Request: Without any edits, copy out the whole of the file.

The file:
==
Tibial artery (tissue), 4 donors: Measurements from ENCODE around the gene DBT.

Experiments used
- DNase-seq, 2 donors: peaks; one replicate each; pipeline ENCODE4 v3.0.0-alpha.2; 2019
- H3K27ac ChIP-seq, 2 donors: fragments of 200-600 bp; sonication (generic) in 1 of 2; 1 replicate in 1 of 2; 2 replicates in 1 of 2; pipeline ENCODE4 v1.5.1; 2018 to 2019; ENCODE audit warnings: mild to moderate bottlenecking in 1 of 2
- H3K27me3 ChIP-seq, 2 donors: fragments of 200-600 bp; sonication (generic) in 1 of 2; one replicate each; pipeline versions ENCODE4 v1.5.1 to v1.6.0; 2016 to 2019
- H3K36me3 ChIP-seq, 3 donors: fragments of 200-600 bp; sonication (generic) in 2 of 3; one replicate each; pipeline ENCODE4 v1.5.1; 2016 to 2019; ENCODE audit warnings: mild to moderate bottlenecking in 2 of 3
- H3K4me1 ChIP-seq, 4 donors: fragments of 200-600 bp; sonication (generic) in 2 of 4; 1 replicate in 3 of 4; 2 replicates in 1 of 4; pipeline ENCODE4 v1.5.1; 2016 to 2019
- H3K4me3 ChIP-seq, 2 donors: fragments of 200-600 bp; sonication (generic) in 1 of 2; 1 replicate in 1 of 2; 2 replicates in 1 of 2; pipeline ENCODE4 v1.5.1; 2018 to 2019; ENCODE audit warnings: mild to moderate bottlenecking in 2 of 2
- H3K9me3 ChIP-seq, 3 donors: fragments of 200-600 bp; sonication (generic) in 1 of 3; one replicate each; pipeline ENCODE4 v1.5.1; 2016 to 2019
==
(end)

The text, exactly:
Tibial artery (tissue), 4 donors: Measurements from ENCODE around the gene DBT.

Experiments used
- DNase-seq, 2 donors: peaks; one replicate each; pipeline ENCODE4 v3.0.0-alpha.2; 2019
- H3K27ac ChIP-seq, 2 donors: fragments of 200-600 bp; sonication (generic) in 1 of 2; 1 replicate in 1 of 2; 2 replicates in 1 of 2; pipeline ENCODE4 v1.5.1; 2018 to 2019; ENCODE audit warnings: mild to moderate bottlenecking in 1 of 2
- H3K27me3 ChIP-seq, 2 donors: fragments of 200-600 bp; sonication (generic) in 1 of 2; one replicate each; pipeline versions ENCODE4 v1.5.1 to v1.6.0; 2016 to 2019
- H3K36me3 ChIP-seq, 3 donors: fragments of 200-600 bp; sonication (generic) in 2 of 3; one replicate each; pipeline ENCODE4 v1.5.1; 2016 to 2019; ENCODE audit warnings: mild to moderate bottlenecking in 2 of 3
- H3K4me1 ChIP-seq, 4 donors: fragments of 200-600 bp; sonication (generic) in 2 of 4; 1 replicate in 3 of 4; 2 replicates in 1 of 4; pipeline ENCODE4 v1.5.1; 2016 to 2019
- H3K4me3 ChIP-seq, 2 donors: fragments of 200-600 bp; sonication (generic) in 1 of 2; 1 replicate in 1 of 2; 2 replicates in 1 of 2; pipeline ENCODE4 v1.5.1; 2018 to 2019; ENCODE audit warnings: mild to moderate bottlenecking in 2 of 2
- H3K9me3 ChIP-seq, 3 donors: fragments of 200-600 bp; sonication (generic) in 1 of 3; one replicate each; pipeline ENCODE4 v1.5.1; 2016 to 2019